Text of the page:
Shinty is booming in Fife with dozens of children taking up the sport.
Shinty was introduced to Aberdour Primary School five years ago
Traditionally a Highland game, the stick and ball sport looks to be spreading across the country.
Five years ago it was introduced to Aberdour Primary School in south Fife as a six-week course but now they have formed a league team.
The game is drawing children from all over Fife including Burntisland, Inverkeithing, Dalgety Bay and Dunfermline.
Lisa Norman, Aberdour Primary School shinty coach, said: "The initial reaction was fantastic, the school was very supportive.
"The head teacher was very keen to have something different and after the six-week block of shinty had finished there was so much demand from the teachers, the parents and the children we started some more sessions.
"But then everything snowballed and parents got involved and the community was formed.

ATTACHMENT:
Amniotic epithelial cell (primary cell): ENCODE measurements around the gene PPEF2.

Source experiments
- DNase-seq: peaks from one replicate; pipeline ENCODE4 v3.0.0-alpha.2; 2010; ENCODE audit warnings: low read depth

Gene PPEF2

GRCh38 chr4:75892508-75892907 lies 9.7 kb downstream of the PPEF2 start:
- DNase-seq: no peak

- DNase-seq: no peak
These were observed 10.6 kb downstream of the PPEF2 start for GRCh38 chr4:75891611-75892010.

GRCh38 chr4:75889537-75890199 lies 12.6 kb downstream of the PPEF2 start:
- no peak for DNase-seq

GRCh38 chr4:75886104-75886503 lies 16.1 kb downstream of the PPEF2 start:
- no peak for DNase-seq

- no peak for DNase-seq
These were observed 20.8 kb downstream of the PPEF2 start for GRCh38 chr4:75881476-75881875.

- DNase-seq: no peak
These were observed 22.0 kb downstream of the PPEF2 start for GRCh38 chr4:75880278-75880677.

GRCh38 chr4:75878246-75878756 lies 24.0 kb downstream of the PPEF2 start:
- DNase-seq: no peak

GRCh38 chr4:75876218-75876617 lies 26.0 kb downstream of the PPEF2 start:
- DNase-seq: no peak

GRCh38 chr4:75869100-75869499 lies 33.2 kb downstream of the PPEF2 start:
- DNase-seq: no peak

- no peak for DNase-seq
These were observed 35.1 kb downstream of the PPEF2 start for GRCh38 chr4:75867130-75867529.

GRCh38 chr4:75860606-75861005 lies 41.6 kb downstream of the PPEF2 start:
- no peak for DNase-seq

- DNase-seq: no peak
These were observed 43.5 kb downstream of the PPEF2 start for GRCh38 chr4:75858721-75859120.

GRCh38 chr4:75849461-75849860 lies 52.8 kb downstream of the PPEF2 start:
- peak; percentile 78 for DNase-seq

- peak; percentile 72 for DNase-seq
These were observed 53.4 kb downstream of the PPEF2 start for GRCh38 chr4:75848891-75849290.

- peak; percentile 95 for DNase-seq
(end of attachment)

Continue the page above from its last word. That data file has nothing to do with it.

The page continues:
"There was a huge knock-on effect and great enthusiasm for it.
"The under-10 team has only been beaten once in 15 matches."
Hugh Dan MacLennan, vice president of Camanachd Association, Shinty's governing body, said he was delighted the sport had taken off in Fife.
"I think shinty is taking off in schools because it is something very different compared with other sports.
"It offers an attractive proposition for those tired of other sports. You have to give children something different.
"Aberdour Primary School is a great example of where the sport is breaking into new territory.
"Shinty is increasing in Scotland but we must sustain this."
There are now 90 school shinty team in Scotland.